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Intel Corporation

05/20/2019 | Press release | Distributed by Public on 05/20/2019 12:48

Intel International Science and Engineering Fair 2019: Inspiring the Next Generation of Innovators

The Intel International Science and Engineering Fair, a program of Society for Science & the Public, is the world's largest international pre-college science competition. Through a global network of local, regional and national science fairs, top students are selected from millions, all who have demonstrated their knowledge of science and engineering to further their understanding of the world and improve the way we work and live. From May 12 to 17, 2019, more than 1,800 young scientists, engineers, entrepreneurs and makers will come to Phoenix to share their projects and compete for approximately $5 million in awards and scholarships.

Intel believes that young people are the key to future innovation. In addition to collaborating with Society for Science & the Public on the Intel International Science and Engineering Fair for more than 20 years, a commitment that continues through 2019, Intel has invested millions in education initiatives over the past decade to ensure more students have a solid foundation in science, technology, engineering and math, which are crucial for success. As we celebrate the 30th anniversary of the Intel Foundation, we also look toward its future, and how we can address our growing concern with the widening gap in access to technology. In 2019 and beyond, we will continue to invest in programs and partnerships that bring technology experiences, skills and tools for innovation to underserved youth in the U.S. and around the world.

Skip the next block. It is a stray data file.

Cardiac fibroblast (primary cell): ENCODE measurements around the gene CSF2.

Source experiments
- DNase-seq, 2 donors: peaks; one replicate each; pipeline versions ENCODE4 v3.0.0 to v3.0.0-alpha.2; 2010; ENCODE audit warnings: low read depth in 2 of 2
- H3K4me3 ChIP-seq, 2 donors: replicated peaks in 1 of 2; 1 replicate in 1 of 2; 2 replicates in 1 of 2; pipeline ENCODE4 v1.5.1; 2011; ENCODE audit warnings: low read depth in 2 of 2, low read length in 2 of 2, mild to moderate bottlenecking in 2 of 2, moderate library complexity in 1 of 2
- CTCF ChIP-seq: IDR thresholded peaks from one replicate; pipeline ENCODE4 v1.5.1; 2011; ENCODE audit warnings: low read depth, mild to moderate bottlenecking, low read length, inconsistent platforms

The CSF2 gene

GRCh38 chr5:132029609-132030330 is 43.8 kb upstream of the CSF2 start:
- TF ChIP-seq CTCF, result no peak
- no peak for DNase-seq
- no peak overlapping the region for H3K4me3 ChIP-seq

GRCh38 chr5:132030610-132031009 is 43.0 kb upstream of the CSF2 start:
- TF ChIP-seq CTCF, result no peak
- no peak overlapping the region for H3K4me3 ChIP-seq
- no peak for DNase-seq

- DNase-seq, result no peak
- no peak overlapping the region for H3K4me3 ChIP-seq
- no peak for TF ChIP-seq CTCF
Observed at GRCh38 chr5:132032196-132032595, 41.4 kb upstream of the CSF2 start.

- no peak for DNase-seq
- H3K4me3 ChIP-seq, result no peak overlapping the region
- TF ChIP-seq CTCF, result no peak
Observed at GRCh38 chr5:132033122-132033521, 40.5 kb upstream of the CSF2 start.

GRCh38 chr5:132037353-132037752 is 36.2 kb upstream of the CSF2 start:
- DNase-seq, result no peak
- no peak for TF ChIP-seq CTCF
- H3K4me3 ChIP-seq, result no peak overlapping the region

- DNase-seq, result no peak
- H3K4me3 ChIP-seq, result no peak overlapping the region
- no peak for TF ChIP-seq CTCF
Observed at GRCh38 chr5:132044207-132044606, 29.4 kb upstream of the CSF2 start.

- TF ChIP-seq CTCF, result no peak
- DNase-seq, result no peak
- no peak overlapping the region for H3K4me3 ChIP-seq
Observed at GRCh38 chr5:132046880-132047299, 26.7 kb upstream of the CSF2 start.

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2019 Top Award Winners Photos

  • Allison Jia (from left), Krithik Ramesh and Rachel Seevers celebrate on Friday, May 17, 2019, at the 2019 Intel International Science and Engineering Fair. (Credit: Intel Corporation)
  • Allison Jia (from left), Krithik Ramesh and Rachel Seevers celebrate on Friday, May 17, 2019, at the 2019 Intel International Science and Engineering Fair, a program of Society for Science & the Public and the world's largest international pre-college science competition. Ramesh, of Greenwood Village, Colorado, was awarded the Gordon E. Moore Award and $75,000, for developing a machine learning technology for orthopedic surgeons. Jia, of San Jose, California, and Seevers of Lexington, Kentucky, were each recognized with the Intel Foundation Young Scientist Award of $50,000. (Credit: Intel Corporation)